What You Need to Know About the New General Data Protection Regulation (GDPR)

Bryan Cave Leighton Paisner

The EU Parliament Committee on Civil Liberties, Justice, and Home Affairs (“LIBE”) finally released the text of the long anticipated new data protection law. While the law has not formally been enacted, its adoption at this point is considered pro forma. Once adopted, its provisions will go into effect in spring of 2018. The hope, and expectation, is that the GDPR will cause the EU to have a much more harmonized approach to data protection.

Here is what companies doing business in the EU need to know about the new General Data Protection Regulation (GDPR or Regulation).

The GDPR will replace the EU Data Protection Directive, which was implemented more than 20 years ago. After the two year transition period, the Regulation will be directly applicable in all EU Member States.

The Regulation will expand its territorial reach and apply to any data controller or processor offering goods or services to data subjects located in the EU as well as to any processing relating to monitoring of data subject’s behavior within the EU. Where a controller or processor is not established in the EU, but is subject to the Regulation, the controller or processor will generally be obliged to designate an EU representative by written mandate.

Consent requirements will be more precise. A data subject’s consent to the processing of their personal information must be informed, freely given, specific, and unambiguously shown either by a statement or a clear affirmative action. Silence, pre-ticked boxes, or inactivity shall not constitute valid consent.

Data processors will have limited but direct obligations under the Regulation. This includes, for example, implementing appropriate security measures and issuing notifications in the event of a breach. A processor shall be liable for the damage caused by unlawful data processing only where it has not complied with the Regulation’s obligations which apply directly to data processors or where the processor acted outside or contrary to lawful controller instructions. Data processors may be subject to joint liability in order to ensure effective compensation of the data subject leaving only a claim back entitlement corresponding to the processor’s part of responsibility.

Under the GDPR only certain companies will be required to appoint a Data Protection Officer (DPO). It should be noted that this is one area in which a Member State will be permitted to have stricter rules than those that are imposed by the GDPR. The Regulation requires a DPO where the core activities of the controller or processor consist of processing, which by its nature, scope, or purposes, requires regular and systematic monitoring of data subjects on a large scale or the core activities consist of processing special categories of personal data on a large scale.

Data controllers will generally be required to report data breaches to national Data Protection Authorities (DPAs) without undue delay and, where feasible, within 72 hours unless the personal data breached is unlikely to risk the rights and freedoms of individuals.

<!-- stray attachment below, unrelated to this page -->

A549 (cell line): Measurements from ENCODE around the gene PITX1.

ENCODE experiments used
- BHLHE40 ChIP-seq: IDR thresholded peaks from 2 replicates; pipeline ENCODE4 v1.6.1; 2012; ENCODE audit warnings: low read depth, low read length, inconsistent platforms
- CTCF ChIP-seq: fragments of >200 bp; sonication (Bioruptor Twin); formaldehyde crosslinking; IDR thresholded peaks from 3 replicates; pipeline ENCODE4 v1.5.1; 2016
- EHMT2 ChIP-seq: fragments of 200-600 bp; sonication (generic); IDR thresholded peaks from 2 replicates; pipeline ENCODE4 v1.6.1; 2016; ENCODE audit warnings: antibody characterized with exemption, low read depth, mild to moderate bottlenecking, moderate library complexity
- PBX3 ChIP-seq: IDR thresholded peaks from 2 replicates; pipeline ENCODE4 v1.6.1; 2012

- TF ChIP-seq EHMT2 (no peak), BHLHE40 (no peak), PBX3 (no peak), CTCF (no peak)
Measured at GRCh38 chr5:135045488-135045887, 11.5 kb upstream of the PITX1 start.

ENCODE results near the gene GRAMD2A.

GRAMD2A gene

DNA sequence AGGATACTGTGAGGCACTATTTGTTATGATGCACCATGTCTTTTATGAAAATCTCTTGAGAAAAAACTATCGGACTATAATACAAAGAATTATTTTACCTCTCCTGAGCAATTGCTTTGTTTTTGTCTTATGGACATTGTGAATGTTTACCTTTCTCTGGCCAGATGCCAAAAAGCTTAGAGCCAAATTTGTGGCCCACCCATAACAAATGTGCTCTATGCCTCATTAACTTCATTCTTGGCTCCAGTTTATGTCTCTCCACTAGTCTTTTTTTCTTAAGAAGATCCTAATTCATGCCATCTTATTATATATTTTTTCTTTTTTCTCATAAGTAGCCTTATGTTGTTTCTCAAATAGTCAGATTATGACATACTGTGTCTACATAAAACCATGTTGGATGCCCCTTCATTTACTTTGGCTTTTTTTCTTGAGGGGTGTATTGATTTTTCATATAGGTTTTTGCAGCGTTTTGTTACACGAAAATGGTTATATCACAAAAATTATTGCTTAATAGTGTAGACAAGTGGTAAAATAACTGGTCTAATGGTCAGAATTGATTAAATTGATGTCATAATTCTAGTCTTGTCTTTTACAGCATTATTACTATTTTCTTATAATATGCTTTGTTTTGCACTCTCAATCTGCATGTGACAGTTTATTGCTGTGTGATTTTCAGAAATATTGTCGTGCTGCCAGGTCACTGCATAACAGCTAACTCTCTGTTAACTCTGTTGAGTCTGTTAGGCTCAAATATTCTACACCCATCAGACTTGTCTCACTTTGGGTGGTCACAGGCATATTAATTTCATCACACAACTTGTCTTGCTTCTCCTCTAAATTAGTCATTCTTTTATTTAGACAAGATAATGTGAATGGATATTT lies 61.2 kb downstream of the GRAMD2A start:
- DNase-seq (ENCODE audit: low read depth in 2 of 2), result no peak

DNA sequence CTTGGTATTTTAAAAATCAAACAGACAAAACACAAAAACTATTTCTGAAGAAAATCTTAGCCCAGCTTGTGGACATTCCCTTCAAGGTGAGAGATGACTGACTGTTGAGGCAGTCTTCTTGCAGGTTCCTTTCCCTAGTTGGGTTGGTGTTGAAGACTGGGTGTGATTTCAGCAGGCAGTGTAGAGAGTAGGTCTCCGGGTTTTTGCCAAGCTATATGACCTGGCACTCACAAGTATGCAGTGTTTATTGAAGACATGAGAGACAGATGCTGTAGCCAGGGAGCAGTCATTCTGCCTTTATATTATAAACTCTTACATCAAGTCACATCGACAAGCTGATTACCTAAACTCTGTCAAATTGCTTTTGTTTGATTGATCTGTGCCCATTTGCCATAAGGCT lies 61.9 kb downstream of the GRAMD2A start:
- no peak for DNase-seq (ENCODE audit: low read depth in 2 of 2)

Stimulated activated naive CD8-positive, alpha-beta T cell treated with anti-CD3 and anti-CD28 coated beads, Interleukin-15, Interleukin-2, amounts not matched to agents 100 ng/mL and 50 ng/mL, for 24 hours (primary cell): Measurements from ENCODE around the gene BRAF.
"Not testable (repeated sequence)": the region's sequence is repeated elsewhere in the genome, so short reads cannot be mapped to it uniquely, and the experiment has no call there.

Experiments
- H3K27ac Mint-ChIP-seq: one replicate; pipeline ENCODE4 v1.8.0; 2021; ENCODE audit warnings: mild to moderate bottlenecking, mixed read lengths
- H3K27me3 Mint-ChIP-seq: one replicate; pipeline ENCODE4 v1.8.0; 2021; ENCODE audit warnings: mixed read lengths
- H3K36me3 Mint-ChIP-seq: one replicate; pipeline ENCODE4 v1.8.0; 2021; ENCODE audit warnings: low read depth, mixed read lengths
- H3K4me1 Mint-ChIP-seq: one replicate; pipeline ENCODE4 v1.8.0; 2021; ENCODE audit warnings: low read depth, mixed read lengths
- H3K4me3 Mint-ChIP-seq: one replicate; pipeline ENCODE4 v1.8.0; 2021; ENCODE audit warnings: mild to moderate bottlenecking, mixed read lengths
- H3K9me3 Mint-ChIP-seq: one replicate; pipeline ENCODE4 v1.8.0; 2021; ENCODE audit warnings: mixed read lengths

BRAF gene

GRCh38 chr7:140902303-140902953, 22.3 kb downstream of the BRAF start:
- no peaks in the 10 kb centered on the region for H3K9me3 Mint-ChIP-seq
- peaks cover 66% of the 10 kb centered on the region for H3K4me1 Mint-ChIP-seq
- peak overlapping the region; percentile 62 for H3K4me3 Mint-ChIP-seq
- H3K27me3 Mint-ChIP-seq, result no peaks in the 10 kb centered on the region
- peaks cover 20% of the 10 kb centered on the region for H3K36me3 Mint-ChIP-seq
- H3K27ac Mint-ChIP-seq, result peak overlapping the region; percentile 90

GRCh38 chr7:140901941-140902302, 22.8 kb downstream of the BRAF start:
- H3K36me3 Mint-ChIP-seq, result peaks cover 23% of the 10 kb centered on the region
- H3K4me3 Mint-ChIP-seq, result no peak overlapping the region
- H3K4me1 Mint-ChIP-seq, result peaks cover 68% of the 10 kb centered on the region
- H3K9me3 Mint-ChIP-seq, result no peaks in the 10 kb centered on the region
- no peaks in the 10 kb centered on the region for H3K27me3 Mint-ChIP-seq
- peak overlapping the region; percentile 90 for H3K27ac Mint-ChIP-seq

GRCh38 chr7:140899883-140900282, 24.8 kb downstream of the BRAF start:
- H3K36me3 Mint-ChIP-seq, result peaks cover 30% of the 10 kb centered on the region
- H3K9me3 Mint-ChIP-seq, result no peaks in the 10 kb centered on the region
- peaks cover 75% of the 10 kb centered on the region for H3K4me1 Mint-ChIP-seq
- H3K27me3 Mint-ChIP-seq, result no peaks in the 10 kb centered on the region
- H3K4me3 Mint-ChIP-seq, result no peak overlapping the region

Children’s privacy is now addressed in the Regulation, which was not the case in the context of the EU Directive that is currently in place. Parental consent is required when offering information services directly to a child under the age of 16. Member States may choose to lower the age level to 13.

The penalty scheme for violating the Regulation drastically differs from the type of penalties to which companies are accustomed under the EU Directive. DPAs will have authority to impose fines that are up to the greater of 20,000,000 Euro or 4 % of the total worldwide annual turnover of a company.

The existing mechanisms for international data transfer remain essentially the same. Notably the legal uncertainty caused by the recent Safe Harbor invalidation are not addressed.

The Regulation defines in greater detail the information requirements that have to be met in order to duly inform and notify data subjects about the processing of their personal data.

Under the Regulation controllers and processors will have a diverse set of rules to follow in order to insure and prove accountability. For example, they must abide by rules that concern processing activities, appropriate technical and organizational security measures, data protection impact assessments, provision of the right to be forgotten, data portability, and data protection by design and data protection by default.

One area that the Regulation will not change is the current situation where differing national privacy laws define employee privacy rights. The Regulation will impose a minimum threshold for employee privacy, but Member States will still have the authority to make their own rules and standards for privacy around the work place, which will keep companies operating in various Member States in the position of having to identify and adhere to differing national rules and standards.

The Directive provided for a general obligation to notify DPAs about the processing of personal data. This requirement was considered by many organizations as burdensome; the Regulation removes the obligation.

In situations in which processing using new technologies may result in a high risk to data subjects, Data Protection Impact Assessments will become mandatory.

DISCLAIMER: Because of the generality of this update, the information provided herein may not be applicable in all situations and should not be acted upon without specific legal advice based on particular situations.

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Bryan Cave Leighton Paisner

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